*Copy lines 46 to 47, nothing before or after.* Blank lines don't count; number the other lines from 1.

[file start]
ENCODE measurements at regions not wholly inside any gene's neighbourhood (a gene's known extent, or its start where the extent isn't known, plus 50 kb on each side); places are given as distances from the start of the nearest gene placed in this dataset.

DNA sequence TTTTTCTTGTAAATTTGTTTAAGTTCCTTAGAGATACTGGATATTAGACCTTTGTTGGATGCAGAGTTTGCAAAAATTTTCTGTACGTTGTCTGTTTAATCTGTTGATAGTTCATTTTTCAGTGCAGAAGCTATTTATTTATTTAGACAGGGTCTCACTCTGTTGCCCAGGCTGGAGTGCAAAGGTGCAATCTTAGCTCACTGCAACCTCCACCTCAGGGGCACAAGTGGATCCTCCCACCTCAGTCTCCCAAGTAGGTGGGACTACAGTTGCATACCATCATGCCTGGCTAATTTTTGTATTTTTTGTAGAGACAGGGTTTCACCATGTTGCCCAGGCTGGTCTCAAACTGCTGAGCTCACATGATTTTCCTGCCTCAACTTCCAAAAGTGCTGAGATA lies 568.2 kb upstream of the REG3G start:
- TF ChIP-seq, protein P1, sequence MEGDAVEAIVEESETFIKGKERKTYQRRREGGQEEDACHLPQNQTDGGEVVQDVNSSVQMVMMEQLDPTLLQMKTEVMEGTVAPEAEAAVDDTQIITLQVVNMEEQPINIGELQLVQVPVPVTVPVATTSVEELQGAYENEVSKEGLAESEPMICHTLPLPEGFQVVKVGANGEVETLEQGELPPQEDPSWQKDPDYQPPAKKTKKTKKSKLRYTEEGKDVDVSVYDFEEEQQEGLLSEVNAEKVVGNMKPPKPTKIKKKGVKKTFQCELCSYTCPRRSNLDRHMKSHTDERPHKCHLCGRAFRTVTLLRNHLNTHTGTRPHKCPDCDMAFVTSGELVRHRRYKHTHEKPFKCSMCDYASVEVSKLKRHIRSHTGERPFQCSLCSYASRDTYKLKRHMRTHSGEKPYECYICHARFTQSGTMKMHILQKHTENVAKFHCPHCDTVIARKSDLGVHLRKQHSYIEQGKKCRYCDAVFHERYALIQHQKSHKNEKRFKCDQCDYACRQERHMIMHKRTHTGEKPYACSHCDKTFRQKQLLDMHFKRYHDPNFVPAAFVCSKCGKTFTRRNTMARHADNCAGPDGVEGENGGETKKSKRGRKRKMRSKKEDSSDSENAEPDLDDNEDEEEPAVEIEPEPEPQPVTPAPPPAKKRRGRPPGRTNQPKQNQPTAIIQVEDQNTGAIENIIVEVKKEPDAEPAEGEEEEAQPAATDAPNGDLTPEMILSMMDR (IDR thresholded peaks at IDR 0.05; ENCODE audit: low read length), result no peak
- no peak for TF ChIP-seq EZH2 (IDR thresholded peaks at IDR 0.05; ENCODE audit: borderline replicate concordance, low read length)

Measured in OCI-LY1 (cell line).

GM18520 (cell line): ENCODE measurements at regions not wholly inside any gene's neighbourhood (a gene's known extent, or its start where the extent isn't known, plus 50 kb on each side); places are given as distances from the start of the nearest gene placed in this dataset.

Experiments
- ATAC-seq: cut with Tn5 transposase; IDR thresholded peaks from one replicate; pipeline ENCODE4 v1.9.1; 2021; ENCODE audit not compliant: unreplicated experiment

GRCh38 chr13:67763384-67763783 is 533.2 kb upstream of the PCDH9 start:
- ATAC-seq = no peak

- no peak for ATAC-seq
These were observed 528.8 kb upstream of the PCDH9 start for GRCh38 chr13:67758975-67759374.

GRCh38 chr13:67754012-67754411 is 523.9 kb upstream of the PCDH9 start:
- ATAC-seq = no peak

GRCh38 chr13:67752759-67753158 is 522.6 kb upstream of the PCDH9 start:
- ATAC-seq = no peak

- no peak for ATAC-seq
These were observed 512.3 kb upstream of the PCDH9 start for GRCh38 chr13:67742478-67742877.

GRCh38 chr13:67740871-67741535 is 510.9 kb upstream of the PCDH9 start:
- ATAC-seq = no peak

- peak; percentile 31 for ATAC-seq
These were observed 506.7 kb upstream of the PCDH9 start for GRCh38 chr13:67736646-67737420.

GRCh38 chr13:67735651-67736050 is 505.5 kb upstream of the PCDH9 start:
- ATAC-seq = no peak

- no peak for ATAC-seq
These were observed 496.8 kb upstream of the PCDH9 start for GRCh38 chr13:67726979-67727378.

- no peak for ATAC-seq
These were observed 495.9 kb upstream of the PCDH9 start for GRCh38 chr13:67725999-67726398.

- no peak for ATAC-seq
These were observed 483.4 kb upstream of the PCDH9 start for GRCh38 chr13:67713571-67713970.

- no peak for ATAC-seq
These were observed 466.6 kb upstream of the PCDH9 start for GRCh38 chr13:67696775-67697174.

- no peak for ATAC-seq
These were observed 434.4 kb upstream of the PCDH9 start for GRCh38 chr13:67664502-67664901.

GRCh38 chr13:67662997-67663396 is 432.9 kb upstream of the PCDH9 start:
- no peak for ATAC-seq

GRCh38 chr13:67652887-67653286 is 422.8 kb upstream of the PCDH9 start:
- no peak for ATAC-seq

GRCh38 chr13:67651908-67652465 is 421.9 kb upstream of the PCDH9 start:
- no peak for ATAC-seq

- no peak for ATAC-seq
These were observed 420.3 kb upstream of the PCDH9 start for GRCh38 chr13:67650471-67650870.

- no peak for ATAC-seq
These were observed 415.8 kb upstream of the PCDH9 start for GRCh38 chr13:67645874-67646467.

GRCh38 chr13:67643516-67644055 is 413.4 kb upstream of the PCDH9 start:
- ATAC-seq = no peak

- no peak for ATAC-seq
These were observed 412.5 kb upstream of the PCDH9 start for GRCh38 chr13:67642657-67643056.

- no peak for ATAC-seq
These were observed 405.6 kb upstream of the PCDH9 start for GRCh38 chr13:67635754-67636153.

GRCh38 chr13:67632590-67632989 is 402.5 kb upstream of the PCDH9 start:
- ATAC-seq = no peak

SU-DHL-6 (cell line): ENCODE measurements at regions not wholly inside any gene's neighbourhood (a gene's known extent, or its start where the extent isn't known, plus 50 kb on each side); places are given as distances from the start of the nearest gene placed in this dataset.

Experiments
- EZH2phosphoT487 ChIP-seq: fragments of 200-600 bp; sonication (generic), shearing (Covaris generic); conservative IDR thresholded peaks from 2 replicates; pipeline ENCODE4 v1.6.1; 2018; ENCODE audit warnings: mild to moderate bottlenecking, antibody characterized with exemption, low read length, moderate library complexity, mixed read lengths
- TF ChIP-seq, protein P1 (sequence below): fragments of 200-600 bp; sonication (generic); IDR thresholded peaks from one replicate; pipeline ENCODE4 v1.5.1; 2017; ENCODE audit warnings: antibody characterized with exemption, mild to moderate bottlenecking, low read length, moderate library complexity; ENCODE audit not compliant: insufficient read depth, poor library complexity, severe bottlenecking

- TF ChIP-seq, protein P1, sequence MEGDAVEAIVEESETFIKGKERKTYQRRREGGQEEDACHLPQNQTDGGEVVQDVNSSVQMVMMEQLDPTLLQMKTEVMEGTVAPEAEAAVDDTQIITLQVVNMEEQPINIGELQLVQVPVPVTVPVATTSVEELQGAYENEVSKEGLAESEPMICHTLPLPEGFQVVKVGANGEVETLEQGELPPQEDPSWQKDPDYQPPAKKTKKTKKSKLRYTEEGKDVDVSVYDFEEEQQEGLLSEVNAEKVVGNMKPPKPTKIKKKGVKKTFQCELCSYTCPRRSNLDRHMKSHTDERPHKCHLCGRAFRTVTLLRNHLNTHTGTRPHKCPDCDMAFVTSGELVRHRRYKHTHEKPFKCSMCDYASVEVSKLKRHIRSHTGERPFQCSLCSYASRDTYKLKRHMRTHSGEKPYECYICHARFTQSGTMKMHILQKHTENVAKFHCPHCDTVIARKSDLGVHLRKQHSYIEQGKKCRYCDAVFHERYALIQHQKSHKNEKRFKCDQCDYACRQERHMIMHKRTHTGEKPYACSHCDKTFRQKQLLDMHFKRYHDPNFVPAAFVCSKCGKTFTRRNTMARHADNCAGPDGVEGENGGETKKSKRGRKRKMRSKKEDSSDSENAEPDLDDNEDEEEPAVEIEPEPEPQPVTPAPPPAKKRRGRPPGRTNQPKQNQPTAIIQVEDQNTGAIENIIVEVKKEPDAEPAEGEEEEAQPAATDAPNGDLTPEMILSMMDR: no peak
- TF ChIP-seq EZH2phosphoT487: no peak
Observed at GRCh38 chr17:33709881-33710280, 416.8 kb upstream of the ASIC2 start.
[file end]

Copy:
- ATAC-seq = no peak

- no peak for ATAC-seq